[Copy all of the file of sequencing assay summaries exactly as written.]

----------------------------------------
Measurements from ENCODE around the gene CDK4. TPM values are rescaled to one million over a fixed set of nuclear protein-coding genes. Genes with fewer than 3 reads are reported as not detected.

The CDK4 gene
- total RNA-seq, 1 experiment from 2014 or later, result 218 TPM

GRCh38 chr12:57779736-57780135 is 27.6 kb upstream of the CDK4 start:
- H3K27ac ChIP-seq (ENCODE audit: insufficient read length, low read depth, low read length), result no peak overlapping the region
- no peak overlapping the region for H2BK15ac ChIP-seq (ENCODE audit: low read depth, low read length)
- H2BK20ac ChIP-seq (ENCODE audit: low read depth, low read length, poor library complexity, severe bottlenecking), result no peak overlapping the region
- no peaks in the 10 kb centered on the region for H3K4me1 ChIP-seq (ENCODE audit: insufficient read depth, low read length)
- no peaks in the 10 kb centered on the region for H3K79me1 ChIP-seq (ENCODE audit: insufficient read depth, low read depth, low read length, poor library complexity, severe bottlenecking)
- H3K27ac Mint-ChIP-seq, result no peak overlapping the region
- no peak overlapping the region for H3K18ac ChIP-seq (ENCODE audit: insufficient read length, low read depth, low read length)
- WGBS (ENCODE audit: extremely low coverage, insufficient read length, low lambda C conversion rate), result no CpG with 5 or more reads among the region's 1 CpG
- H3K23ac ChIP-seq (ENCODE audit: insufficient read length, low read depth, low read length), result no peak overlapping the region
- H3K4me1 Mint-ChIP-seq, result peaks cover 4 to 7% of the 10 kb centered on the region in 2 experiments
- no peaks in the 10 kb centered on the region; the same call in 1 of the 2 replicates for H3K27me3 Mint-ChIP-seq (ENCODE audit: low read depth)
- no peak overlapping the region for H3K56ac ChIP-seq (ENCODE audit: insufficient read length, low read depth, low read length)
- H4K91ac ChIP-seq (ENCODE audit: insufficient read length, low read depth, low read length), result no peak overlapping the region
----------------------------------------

Measurements from ENCODE around the gene CDK4. TPM values are rescaled to one million over a fixed set of nuclear protein-coding genes. Genes with fewer than 3 reads are reported as not detected.

The CDK4 gene
- total RNA-seq, 1 experiment from 2014 or later, result 218 TPM

GRCh38 chr12:57779736-57780135 is 27.6 kb upstream of the CDK4 start:
- H3K27ac ChIP-seq (ENCODE audit: insufficient read length, low read depth, low read length), result no peak overlapping the region
- no peak overlapping the region for H2BK15ac ChIP-seq (ENCODE audit: low read depth, low read length)
- H2BK20ac ChIP-seq (ENCODE audit: low read depth, low read length, poor library complexity, severe bottlenecking), result no peak overlapping the region
- no peaks in the 10 kb centered on the region for H3K4me1 ChIP-seq (ENCODE audit: insufficient read depth, low read length)
- no peaks in the 10 kb centered on the region for H3K79me1 ChIP-seq (ENCODE audit: insufficient read depth, low read depth, low read length, poor library complexity, severe bottlenecking)
- H3K27ac Mint-ChIP-seq, result no peak overlapping the region
- no peak overlapping the region for H3K18ac ChIP-seq (ENCODE audit: insufficient read length, low read depth, low read length)
- WGBS (ENCODE audit: extremely low coverage, insufficient read length, low lambda C conversion rate), result no CpG with 5 or more reads among the region's 1 CpG
- H3K23ac ChIP-seq (ENCODE audit: insufficient read length, low read depth, low read length), result no peak overlapping the region
- H3K4me1 Mint-ChIP-seq, result peaks cover 4 to 7% of the 10 kb centered on the region in 2 experiments
- no peaks in the 10 kb centered on the region; the same call in 1 of the 2 replicates for H3K27me3 Mint-ChIP-seq (ENCODE audit: low read depth)
- no peak overlapping the region for H3K56ac ChIP-seq (ENCODE audit: insufficient read length, low read depth, low read length)
- H4K91ac ChIP-seq (ENCODE audit: insufficient read length, low read depth, low read length), result no peak overlapping the region